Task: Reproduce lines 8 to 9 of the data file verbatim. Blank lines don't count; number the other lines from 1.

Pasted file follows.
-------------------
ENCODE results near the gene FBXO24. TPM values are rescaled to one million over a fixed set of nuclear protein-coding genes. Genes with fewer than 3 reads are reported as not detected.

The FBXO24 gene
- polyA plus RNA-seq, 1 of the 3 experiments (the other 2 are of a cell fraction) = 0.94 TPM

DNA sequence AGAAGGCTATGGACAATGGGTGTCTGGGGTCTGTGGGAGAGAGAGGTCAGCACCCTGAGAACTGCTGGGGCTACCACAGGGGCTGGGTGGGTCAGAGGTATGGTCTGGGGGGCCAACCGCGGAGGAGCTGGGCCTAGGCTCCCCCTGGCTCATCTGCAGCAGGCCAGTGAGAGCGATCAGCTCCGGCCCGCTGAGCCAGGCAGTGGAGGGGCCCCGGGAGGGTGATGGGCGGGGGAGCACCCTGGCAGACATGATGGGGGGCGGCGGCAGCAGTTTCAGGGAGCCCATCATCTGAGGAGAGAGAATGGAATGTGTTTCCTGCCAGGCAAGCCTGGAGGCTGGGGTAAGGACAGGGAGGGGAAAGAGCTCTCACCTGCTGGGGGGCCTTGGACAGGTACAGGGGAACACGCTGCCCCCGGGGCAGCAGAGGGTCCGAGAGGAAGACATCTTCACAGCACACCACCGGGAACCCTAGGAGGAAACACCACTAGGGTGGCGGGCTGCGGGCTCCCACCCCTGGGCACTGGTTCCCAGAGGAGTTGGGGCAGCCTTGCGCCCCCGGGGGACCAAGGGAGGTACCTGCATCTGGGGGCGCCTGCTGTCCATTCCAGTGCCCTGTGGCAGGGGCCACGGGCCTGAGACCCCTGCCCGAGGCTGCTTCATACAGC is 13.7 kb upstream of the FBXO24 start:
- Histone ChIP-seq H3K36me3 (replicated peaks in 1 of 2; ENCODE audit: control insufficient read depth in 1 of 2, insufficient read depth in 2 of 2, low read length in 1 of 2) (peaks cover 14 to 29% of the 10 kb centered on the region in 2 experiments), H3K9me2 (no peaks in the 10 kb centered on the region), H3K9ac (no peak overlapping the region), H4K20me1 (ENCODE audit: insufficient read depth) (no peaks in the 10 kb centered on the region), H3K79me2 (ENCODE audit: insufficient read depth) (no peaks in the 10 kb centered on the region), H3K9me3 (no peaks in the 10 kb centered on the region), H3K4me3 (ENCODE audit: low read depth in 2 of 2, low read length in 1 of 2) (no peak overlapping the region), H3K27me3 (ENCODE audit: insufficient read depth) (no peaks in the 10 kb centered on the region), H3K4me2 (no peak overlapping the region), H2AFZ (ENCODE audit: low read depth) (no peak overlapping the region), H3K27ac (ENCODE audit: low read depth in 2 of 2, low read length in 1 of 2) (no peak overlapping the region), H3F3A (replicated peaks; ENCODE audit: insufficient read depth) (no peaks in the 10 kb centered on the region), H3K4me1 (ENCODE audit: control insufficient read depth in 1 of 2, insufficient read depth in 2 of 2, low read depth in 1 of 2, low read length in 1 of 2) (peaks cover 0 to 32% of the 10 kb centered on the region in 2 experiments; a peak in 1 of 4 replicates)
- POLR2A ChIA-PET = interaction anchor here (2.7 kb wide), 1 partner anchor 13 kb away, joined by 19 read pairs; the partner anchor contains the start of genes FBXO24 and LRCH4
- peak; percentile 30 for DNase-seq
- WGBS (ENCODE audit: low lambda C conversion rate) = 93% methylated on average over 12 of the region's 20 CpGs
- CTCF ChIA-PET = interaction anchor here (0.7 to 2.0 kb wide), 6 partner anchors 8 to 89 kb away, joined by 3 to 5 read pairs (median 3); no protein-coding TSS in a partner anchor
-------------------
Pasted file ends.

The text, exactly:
- WGBS (ENCODE audit: low lambda C conversion rate) = 93% methylated on average over 12 of the region's 20 CpGs
- CTCF ChIA-PET = interaction anchor here (0.7 to 2.0 kb wide), 6 partner anchors 8 to 89 kb away, joined by 3 to 5 read pairs (median 3); no protein-coding TSS in a partner anchor